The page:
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Title: MO-D-BRC-00: In Memoriam of Jan Van De Geijn: Knowledge-Based Planning

Abstract

Treatment planning is a central part of radiation therapy, including delineation in tumor volumes and critical organs, setting treatment goals of prescription doses to the tumor targets and tolerance doses to the critical organs, and finally generation of treatment plans to meet the treatment goals. National groups like RTOG have led the effort to standardize treatment goals of the prescription doses to the tumor targets and tolerance doses to the critical organs based on accumulated knowledge from decades of abundant clinical trial experience. The challenge for each clinical department is how to achieve or surpass these set goals within the time constraints of clinical practice. Using fifteen testing cases from different treatment sites such as head and neck, prostate with and without pelvic lymph nodes, SBRT spine, we will present clinically utility of advanced planning tools, including knowledge based, automatic based, and multiple criteria based tools that are clinically implemented. The objectives of this session are: Understand differences among these three advanced planning tools Provide clinical assessments on the utility of the advanced planning tools Discuss clinical challenges of treatment planning with large variations in tumor volumes and their relationships with adjacent critical organs. Ping Xia received research grant frommore » Philips. Jackie Wu received research grant from Varian; P. Xia, Research support by Philips and Varian; Q. Wu, NIH, Varian Medical.« less

Publication Date:
OSTI Identifier:
22649530
Resource Type:
Journal Article
Resource Relation:
Journal Name: Medical Physics; Journal Volume: 43; Journal Issue: 6; Other Information: (c) 2016 American Association of Physicists in Medicine; Country of input: International Atomic Energy Agency (IAEA)
Country of Publication:
United States
Language:
English
Subject:
60 APPLIED LIFE SCIENCES; 61 RADIATION PROTECTION AND DOSIMETRY; CLINICAL TRIALS; CRITICAL ORGANS; LYMPH NODES; NEOPLASMS; PLANNING; RADIATION DOSES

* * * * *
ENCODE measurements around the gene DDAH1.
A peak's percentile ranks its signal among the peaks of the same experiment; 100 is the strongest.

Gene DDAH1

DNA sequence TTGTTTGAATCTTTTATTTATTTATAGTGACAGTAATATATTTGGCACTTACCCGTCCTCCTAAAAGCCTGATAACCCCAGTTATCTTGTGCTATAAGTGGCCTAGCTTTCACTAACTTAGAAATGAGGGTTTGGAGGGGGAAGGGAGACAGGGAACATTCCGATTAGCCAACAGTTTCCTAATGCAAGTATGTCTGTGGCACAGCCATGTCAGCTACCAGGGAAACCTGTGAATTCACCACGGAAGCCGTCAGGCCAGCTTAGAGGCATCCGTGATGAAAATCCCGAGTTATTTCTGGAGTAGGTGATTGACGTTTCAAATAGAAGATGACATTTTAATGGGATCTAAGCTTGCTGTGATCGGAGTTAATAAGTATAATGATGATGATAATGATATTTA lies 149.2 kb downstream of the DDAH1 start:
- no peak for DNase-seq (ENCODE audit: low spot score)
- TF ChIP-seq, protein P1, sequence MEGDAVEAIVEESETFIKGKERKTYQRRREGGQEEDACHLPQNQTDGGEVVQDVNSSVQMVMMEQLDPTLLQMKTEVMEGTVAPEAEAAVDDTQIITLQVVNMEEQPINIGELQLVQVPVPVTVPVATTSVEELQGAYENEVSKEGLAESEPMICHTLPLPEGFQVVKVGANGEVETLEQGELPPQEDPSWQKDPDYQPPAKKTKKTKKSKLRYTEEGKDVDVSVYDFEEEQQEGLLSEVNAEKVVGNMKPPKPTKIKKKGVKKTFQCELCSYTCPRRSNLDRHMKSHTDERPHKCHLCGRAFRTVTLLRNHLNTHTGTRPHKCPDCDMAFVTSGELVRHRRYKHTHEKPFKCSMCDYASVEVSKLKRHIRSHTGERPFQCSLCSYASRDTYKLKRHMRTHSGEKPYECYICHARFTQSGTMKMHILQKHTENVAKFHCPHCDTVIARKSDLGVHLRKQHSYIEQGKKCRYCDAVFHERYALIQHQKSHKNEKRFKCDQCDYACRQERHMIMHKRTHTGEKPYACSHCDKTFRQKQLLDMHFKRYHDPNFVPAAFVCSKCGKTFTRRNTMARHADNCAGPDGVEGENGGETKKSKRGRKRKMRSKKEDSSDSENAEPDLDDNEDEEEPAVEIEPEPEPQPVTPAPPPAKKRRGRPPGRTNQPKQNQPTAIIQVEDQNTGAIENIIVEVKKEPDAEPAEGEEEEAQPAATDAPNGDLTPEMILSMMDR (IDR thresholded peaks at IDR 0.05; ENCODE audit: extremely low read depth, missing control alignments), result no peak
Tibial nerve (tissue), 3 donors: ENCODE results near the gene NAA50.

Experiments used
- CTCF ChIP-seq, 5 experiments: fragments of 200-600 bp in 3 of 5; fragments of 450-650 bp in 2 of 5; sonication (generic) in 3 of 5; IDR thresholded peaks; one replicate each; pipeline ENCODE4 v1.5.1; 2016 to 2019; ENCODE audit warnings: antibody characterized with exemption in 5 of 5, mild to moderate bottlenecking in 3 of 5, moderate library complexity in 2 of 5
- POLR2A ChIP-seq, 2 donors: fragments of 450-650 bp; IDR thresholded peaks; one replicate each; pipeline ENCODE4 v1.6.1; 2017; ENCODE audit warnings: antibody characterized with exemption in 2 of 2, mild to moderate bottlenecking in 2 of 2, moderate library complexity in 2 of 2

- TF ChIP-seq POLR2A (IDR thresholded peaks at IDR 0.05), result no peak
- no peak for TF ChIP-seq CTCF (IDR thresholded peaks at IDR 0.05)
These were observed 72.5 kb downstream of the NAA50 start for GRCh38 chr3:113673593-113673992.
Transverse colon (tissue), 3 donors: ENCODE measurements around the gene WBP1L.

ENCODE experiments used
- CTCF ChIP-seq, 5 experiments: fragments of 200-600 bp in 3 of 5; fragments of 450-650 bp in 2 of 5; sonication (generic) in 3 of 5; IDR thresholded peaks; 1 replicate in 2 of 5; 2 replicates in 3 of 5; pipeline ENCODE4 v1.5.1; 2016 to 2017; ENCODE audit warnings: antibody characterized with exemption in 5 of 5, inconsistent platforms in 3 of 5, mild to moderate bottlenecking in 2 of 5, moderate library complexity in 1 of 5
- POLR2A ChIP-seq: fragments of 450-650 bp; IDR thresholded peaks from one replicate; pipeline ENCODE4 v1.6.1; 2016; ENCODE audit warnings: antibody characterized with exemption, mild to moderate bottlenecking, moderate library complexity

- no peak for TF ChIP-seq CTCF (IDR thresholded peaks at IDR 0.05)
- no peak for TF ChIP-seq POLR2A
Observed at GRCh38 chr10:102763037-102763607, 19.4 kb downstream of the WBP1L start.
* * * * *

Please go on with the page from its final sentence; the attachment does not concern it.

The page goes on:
Citation Formats

NONE. MO-D-BRC-00: In Memoriam of Jan Van De Geijn: Knowledge-Based Planning. United States: N. p., 2016. Web. doi:10.1118/1.4957213.
NONE. MO-D-BRC-00: In Memoriam of Jan Van De Geijn: Knowledge-Based Planning. United States. doi:10.1118/1.4957213.
NONE. 2016. "MO-D-BRC-00: In Memoriam of Jan Van De Geijn: Knowledge-Based Planning". United States. doi:10.1118/1.4957213.
@article{osti_22649530,
title = {MO-D-BRC-00: In Memoriam of Jan Van De Geijn: Knowledge-Based Planning},
author = {NONE},
abstractNote = {Treatment planning is a central part of radiation therapy, including delineation in tumor volumes and critical organs, setting treatment goals of prescription doses to the tumor targets and tolerance doses to the critical organs, and finally generation of treatment plans to meet the treatment goals. National groups like RTOG have led the effort to standardize treatment goals of the prescription doses to the tumor targets and tolerance doses to the critical organs based on accumulated knowledge from decades of abundant clinical trial experience. The challenge for each clinical department is how to achieve or surpass these set goals within the time constraints of clinical practice. Using fifteen testing cases from different treatment sites such as head and neck, prostate with and without pelvic lymph nodes, SBRT spine, we will present clinically utility of advanced planning tools, including knowledge based, automatic based, and multiple criteria based tools that are clinically implemented. The objectives of this session are: Understand differences among these three advanced planning tools Provide clinical assessments on the utility of the advanced planning tools Discuss clinical challenges of treatment planning with large variations in tumor volumes and their relationships with adjacent critical organs. Ping Xia received research grant from Philips. Jackie Wu received research grant from Varian; P. Xia, Research support by Philips and Varian; Q. Wu, NIH, Varian Medical.},
doi = {10.1118/1.4957213},
journal = {Medical Physics},
number = 6,
volume = 43,
place = {United States},
year = 2016,
month = 6
}